There are limits to the Act's protections.
The National Labor Relations Act protects employees who act together to raise workplace issues. Employees are NOT protected by the Act when they make complaints or demands for themselves alone.
The Act DOES NOT protect employees who engage in misconduct, even when the misconduct is intended to support concerted employee action. Threats, violence, or occupation of the employer’s premises are among actions generally considered to be misconduct warranting discipline.
The Act provides for back pay to compensate employees for losses resulting from unlawful conduct; but the Act does not provide for fines, punitive damages, or losses not directly resulting from lost employment.
The Act does not require an employer to grant employee demands.
"Employees shall have the right to self-organization; to form, join, or assist labor organizations; to bargain collectively through representatives of their own choosing; and to engage in other concerted activities for the purpose of collective bargaining."
If you are called to a meeting with management, read the following statements. (You can also download the card by clicking on it. Keep it with you and you can just hand the card to management when the meeting begins.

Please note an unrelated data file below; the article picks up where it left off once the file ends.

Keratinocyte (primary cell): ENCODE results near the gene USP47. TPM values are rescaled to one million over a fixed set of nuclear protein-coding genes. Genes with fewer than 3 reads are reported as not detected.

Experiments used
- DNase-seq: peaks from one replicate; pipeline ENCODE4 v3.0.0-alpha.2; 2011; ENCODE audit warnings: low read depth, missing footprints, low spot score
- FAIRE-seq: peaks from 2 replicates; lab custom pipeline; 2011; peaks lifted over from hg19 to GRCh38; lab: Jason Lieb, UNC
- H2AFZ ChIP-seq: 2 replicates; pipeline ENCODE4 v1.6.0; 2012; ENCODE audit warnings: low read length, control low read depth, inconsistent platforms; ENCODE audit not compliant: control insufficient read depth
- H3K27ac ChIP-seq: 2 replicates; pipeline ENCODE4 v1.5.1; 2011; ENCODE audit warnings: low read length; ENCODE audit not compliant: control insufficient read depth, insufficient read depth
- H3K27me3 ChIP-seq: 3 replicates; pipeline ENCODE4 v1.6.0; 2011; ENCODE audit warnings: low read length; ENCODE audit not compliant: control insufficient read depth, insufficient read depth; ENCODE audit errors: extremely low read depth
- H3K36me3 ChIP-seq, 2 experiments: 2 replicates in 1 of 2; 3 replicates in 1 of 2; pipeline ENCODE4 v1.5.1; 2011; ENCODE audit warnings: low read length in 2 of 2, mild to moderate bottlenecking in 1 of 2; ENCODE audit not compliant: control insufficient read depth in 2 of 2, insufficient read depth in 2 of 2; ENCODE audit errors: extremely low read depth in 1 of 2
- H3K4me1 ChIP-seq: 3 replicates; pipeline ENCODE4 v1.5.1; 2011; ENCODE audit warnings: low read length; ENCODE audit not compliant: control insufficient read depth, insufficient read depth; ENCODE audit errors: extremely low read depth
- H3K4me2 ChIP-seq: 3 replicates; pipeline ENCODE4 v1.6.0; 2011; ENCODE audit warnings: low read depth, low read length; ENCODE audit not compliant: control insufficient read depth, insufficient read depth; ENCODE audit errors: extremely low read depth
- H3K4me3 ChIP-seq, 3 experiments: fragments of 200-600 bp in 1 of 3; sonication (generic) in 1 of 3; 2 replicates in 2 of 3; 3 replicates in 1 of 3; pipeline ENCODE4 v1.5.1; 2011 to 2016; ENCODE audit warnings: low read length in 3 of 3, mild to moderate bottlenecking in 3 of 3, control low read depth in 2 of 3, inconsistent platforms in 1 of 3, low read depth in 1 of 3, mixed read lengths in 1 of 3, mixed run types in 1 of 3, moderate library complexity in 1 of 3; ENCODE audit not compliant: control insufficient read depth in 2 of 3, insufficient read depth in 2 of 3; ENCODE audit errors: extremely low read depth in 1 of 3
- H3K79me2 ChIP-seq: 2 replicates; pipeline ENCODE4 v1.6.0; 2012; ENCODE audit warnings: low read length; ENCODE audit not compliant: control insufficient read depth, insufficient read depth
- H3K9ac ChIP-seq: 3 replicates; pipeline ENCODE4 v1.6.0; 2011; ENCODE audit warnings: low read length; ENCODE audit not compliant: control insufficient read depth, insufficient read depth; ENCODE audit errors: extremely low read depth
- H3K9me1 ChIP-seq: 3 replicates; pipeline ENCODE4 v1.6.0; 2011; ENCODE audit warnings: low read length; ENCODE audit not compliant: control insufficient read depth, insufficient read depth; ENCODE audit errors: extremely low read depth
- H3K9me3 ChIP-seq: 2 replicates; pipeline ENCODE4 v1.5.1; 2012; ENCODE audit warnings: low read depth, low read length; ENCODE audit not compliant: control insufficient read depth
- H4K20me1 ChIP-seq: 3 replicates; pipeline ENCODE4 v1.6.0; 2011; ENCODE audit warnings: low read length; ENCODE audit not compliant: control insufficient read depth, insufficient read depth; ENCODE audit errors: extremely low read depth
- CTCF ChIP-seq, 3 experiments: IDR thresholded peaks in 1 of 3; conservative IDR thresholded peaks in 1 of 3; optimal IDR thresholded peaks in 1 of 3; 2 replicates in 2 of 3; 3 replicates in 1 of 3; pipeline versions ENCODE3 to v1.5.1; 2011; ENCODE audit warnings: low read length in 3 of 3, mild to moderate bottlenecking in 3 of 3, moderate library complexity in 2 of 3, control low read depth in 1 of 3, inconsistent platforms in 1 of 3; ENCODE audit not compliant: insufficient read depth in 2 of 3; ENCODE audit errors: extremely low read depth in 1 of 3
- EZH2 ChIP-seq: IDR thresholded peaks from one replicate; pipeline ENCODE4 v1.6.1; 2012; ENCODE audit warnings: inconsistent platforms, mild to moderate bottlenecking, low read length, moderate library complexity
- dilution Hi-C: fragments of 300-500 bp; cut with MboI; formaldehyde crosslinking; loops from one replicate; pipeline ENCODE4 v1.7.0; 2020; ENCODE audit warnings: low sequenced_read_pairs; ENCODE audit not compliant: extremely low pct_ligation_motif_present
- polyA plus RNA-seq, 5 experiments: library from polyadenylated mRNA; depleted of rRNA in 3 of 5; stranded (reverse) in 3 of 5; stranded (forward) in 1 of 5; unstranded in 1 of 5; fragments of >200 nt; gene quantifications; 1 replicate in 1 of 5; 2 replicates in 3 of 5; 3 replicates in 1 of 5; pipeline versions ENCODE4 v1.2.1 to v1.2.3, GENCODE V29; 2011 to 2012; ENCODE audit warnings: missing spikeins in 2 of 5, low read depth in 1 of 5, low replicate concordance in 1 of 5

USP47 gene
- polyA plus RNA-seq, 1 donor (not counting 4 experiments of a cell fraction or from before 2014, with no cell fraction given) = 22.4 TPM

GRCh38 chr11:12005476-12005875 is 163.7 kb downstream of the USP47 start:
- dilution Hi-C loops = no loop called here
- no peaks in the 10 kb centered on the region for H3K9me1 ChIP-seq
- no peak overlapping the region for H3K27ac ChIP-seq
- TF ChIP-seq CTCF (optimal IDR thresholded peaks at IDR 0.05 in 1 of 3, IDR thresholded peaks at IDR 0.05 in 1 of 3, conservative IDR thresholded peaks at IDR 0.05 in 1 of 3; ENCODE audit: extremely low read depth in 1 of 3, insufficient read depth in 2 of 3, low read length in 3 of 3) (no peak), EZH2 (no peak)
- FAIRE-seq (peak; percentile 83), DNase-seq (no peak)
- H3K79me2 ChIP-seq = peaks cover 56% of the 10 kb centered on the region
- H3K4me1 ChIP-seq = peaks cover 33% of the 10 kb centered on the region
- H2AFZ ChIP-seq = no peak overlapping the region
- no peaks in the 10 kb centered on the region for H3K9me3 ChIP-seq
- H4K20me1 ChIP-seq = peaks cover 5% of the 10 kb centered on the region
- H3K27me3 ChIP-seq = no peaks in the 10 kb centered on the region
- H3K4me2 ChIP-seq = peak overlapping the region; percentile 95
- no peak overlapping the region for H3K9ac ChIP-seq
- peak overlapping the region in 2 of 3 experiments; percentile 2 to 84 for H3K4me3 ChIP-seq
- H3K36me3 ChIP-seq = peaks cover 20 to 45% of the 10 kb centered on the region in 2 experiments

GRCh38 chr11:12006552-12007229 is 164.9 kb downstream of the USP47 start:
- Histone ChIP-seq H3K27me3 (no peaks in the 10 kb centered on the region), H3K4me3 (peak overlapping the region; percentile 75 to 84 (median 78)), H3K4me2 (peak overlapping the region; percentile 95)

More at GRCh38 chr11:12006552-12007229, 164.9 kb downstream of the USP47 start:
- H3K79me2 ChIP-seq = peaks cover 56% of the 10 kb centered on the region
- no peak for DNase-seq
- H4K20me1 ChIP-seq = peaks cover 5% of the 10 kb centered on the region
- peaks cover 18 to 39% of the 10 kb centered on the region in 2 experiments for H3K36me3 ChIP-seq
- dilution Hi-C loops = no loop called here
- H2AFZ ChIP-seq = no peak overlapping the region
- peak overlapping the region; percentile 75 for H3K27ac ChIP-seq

Copyright 2018. Sheet Metal Workers Local 12. All rights reserved.
You have rights in your workplace under the National Labor Relations Act (NLRA).
Many people know that the National Labor Relations Board (NLRB) protects employees' rights to join and support unions where they work. But many are not aware that the NLRA also protects other employee rights as well.
Under the NLRA, employees have the right to act together to raise workplace issues with their employer or to press for changes in wages or conditions. Such employee actions are known as “protected concerted activities.”
Unlawful employer actions that are prohibited by the Act include:
The National Labor Relations Act also protects an employee’s right to not participate in unions or in other actions with employees. The Act does not require an employer to grant any specific employee
or union demand.